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True Story by Michael Finkel has the main theme that of authorial redemption. It also has the motif of doppelgangers. In an ironical twist of fortune, the central character of the journalist, who has lost his job for lying, is also the author who is seeking reasons for why a murder who poses as the journalist and assumes his name is lying. With further irony, while the impostor grants exclusive interviews to the journalist, he never tells the truth. Yet truth in the form of the book on a murderer emerges from the lies that Finkel has previously told and those that the criminal Christopher Longo tells as Finkel details the history of Longo and the pursuit of the law after him. One reviewer of True Story writes,
With Michael Finkel's True Story, readers get a kind of fictional story they cannot put down at the same time as they get a work billed as nonfiction they cannot stop reading.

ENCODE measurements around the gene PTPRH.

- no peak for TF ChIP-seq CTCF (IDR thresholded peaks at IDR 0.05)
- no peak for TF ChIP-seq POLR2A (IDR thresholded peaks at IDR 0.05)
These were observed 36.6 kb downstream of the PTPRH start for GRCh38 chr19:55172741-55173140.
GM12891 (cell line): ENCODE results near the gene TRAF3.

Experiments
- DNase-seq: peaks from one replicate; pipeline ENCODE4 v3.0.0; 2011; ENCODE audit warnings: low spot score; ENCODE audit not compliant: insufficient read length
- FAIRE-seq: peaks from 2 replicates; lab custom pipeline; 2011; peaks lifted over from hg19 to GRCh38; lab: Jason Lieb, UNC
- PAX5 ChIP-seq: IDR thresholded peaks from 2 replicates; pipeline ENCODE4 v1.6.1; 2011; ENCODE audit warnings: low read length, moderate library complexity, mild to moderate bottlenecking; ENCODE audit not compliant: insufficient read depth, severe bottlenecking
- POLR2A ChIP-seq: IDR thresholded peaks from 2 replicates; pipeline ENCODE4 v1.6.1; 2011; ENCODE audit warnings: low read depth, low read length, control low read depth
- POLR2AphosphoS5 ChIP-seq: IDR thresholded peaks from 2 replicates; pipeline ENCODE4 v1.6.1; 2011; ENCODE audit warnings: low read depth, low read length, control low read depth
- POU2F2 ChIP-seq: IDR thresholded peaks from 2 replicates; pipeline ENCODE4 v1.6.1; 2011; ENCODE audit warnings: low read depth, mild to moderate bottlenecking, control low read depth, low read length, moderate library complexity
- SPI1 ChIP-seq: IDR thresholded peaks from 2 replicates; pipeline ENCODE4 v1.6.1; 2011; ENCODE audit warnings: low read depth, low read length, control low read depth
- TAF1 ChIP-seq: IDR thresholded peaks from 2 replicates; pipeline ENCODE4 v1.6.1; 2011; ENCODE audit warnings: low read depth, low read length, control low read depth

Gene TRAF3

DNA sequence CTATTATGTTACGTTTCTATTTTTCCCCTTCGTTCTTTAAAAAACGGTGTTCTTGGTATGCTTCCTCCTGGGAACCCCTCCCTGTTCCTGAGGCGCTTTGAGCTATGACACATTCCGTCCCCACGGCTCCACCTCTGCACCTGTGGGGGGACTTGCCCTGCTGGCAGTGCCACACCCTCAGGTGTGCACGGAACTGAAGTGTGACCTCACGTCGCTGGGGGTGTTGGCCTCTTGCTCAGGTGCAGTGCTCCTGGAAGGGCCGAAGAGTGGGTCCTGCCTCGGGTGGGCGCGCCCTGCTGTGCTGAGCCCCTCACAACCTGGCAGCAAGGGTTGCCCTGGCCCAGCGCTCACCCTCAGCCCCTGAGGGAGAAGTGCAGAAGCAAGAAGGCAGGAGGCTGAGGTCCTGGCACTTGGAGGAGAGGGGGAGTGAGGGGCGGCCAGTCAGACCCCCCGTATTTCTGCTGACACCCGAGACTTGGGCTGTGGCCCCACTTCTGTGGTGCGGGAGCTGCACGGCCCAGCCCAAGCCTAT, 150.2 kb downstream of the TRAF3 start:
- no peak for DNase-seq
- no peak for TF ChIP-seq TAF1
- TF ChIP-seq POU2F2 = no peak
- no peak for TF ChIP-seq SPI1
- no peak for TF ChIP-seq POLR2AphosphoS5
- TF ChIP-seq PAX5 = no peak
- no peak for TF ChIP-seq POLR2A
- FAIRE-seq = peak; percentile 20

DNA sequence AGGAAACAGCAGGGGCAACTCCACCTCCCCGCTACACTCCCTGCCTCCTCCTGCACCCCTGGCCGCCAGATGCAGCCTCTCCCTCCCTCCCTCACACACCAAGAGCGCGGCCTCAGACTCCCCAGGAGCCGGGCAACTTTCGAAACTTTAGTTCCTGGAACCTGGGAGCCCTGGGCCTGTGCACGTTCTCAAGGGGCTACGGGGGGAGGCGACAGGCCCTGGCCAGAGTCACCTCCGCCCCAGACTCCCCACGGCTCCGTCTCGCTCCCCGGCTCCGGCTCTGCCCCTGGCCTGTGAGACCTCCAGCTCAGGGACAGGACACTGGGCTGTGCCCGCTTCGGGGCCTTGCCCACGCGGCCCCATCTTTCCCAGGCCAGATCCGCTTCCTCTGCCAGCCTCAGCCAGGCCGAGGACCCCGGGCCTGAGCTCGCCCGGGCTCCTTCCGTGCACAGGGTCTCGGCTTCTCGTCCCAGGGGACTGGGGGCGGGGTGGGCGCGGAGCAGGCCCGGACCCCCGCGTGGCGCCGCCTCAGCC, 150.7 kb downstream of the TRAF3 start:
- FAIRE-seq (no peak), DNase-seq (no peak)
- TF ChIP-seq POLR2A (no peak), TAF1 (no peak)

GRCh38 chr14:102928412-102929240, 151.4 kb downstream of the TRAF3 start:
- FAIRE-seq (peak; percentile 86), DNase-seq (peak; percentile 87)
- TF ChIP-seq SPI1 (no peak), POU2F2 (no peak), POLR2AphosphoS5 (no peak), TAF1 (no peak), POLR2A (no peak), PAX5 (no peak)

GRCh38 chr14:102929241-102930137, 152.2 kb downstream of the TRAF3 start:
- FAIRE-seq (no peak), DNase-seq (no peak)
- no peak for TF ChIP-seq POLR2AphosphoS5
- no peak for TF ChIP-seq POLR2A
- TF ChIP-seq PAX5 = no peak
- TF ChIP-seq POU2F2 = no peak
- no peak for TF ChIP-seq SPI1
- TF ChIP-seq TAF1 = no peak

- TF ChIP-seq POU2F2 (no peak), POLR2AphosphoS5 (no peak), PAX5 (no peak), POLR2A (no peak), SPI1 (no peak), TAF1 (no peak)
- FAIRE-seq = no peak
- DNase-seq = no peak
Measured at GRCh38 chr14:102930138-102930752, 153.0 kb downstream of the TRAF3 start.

As Finkel chronicles the trial of Longo, he realizes how very tangled in lies this man's life has been; moreover, he becomes aware of the danger of lying and with fright finds something of himself in Longo, who weaves a tremendous web of lies to the point that Finkel cannot discern when he is truthful and when he is not. Near the end of his book, Finkel offers a heartfelt apology to his former employer:
From the first week I was fired, I knew that I owed an apology to my editors, to the fact=checkers, to the photo department, to my colleagues, and to everyone who read the West Africa article.... And so, the last thing I want to say about my Times article is this: I'm sorry.
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